MP defends use of super-injunction
Millionaire Tory MP Zac Goldsmith insists he was right to take out a super-injunction after private emails were hacked and passed to newspapers.
The Richmond Park MP said the affair cost him an "absolute fortune", and called for reform to make it possible for the less wealthy to protect their privacy.
But he accepted Parliament was unlikely to act - judging that most MPs were too scared of the consequences of taking on the press.
Speaking to BBC Radio 4's PM programme, which is conducting an inquiry into the issue of privacy, Mr Goldsmith explained the circumstances under which he, his then wife Sheherazade and his sister Jemima Khan obtained a super-injunction in 2008. The order was downgraded to a standard injunction earlier this year, allowing its existence to be made public.
Mr Goldsmith told PM his case was "probably the best example of why a super-injunction has merit".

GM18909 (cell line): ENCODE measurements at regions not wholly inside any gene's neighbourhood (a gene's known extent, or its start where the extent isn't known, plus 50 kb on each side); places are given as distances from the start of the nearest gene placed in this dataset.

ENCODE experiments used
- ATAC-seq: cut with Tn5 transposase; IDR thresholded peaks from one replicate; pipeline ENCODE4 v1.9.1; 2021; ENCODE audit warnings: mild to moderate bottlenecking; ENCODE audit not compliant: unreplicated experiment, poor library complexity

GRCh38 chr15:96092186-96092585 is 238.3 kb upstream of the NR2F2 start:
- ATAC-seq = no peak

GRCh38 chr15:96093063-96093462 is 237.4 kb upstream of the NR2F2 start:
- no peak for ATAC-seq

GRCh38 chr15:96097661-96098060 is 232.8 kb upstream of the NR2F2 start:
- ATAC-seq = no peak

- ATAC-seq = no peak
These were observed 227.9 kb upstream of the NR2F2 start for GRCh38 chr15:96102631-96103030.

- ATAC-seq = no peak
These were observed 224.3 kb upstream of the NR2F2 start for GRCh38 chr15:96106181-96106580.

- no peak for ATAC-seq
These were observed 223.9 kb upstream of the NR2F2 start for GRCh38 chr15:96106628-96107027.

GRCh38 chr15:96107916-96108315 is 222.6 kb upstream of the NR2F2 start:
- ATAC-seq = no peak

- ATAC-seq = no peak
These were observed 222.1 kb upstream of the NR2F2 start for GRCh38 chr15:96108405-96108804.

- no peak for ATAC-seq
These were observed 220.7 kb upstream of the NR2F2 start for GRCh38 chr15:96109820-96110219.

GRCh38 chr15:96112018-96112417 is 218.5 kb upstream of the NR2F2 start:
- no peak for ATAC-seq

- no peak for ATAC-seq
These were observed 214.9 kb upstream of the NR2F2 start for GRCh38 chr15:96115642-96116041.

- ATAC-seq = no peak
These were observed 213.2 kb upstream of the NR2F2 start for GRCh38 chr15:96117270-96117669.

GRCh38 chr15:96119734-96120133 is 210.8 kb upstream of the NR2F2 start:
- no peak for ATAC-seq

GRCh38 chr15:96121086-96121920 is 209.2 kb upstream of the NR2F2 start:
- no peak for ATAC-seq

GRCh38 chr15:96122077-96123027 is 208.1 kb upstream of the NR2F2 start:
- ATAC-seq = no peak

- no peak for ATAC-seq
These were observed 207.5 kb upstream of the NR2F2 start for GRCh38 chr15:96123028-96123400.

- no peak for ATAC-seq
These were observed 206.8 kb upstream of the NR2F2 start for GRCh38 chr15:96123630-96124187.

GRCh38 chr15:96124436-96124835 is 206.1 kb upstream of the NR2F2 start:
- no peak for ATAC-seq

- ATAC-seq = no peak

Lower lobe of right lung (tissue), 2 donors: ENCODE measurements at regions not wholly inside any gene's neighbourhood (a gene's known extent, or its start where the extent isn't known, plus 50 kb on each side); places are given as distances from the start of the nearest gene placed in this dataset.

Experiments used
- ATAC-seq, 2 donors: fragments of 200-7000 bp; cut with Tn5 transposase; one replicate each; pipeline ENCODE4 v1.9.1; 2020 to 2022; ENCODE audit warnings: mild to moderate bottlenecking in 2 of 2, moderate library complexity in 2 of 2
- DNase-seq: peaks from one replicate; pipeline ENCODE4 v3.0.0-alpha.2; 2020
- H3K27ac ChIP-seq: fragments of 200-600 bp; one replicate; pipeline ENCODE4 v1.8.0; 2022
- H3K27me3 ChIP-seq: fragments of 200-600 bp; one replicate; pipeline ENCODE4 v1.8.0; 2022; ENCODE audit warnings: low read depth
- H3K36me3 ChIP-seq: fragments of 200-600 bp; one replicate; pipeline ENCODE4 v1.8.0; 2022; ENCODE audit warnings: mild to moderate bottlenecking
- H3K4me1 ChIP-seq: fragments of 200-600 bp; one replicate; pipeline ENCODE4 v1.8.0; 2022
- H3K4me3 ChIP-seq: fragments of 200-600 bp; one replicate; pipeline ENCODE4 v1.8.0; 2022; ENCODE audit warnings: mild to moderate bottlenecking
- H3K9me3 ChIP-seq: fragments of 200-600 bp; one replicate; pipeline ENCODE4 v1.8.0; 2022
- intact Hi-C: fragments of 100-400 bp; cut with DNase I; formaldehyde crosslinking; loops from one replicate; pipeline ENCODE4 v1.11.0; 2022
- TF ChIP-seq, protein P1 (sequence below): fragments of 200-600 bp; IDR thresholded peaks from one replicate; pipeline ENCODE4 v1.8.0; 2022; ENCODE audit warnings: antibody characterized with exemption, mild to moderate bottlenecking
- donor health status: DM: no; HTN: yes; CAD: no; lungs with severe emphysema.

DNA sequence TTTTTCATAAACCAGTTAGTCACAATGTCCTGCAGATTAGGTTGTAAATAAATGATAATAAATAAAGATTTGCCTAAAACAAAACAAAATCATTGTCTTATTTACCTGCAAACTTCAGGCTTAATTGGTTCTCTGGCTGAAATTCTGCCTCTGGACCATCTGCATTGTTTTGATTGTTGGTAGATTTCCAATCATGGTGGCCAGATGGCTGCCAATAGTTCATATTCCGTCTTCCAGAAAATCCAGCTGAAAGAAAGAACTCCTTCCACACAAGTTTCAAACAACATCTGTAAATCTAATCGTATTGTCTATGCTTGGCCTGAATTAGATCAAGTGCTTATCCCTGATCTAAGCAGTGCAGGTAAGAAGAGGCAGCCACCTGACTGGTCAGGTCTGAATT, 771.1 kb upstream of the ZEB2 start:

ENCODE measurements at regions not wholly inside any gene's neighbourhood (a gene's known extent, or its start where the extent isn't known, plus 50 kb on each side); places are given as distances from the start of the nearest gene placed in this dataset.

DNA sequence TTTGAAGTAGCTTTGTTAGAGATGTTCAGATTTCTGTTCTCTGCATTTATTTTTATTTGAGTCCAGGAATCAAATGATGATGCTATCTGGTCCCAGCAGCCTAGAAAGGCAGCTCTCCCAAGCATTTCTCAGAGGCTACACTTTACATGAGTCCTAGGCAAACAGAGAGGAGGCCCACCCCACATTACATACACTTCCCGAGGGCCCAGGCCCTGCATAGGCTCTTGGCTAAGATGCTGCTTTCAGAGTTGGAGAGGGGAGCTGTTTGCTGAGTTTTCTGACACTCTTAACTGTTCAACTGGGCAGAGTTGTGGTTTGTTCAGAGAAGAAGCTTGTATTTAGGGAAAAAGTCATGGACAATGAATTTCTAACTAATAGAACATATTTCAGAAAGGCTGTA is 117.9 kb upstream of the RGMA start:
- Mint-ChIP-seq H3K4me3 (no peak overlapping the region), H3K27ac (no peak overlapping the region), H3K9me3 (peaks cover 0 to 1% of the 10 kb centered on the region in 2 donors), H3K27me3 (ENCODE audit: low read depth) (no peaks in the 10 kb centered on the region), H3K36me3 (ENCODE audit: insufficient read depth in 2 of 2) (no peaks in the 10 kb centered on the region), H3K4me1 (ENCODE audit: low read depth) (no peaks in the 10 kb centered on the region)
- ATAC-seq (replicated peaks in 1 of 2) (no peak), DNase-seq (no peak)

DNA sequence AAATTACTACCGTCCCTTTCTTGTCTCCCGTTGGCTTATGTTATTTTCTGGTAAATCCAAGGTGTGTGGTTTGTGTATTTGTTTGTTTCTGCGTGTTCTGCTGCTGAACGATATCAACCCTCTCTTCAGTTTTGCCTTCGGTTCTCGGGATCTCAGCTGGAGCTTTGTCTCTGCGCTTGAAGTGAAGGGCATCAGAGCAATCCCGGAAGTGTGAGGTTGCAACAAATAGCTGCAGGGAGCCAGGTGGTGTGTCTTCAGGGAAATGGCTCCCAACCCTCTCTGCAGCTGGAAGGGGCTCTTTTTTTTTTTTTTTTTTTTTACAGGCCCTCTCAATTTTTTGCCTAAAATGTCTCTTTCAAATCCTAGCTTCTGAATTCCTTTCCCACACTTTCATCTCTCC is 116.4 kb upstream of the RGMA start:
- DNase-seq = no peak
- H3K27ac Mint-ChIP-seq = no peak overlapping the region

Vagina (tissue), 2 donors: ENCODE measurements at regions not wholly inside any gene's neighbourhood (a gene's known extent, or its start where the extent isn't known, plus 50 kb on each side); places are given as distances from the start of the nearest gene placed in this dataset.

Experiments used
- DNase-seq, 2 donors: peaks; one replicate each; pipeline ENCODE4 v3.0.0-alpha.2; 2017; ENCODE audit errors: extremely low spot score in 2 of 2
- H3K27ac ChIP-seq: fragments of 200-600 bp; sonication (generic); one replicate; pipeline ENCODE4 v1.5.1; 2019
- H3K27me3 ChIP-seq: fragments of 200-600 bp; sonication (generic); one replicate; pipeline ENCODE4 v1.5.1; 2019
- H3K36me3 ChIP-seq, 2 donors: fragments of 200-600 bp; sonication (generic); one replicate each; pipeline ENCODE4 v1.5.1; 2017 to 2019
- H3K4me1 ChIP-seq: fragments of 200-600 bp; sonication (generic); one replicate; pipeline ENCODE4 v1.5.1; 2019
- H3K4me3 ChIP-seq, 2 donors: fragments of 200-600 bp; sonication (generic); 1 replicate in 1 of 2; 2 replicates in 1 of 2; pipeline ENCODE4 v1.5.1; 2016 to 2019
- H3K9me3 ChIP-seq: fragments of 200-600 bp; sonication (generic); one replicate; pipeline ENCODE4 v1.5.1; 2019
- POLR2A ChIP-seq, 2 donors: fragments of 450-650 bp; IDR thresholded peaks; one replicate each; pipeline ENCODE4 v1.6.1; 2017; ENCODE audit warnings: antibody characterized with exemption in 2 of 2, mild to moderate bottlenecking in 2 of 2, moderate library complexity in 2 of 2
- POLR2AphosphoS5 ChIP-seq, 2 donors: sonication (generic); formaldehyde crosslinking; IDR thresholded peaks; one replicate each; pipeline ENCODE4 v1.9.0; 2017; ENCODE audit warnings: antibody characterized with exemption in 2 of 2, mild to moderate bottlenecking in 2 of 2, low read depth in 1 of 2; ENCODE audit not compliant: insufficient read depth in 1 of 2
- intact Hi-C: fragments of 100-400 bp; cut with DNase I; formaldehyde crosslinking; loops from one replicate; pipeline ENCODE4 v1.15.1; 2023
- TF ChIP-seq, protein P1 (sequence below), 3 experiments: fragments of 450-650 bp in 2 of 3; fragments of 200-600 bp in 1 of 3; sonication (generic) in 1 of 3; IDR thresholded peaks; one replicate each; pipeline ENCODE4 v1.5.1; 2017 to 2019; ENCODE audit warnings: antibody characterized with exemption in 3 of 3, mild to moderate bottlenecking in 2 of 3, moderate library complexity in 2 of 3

"I discovered late at night that hundreds of emails had been accessed illegally from my wife's - my now ex-wife's - email account and also from my sister's email account," he explained.
"I had no idea which emails had been accessed. I simply know that they had been sent to editors of newspapers around the country, purporting to come from me and/or my ex-wife, which was not the case.
"We didn't know who had done this or why it was being done and I sought very quickly to close down any possibility that these emails would be published, because they were clearly illegally accessed.
"There was no great revelation in any of them, they were simply private emails and discussions and exchanges between members of a family."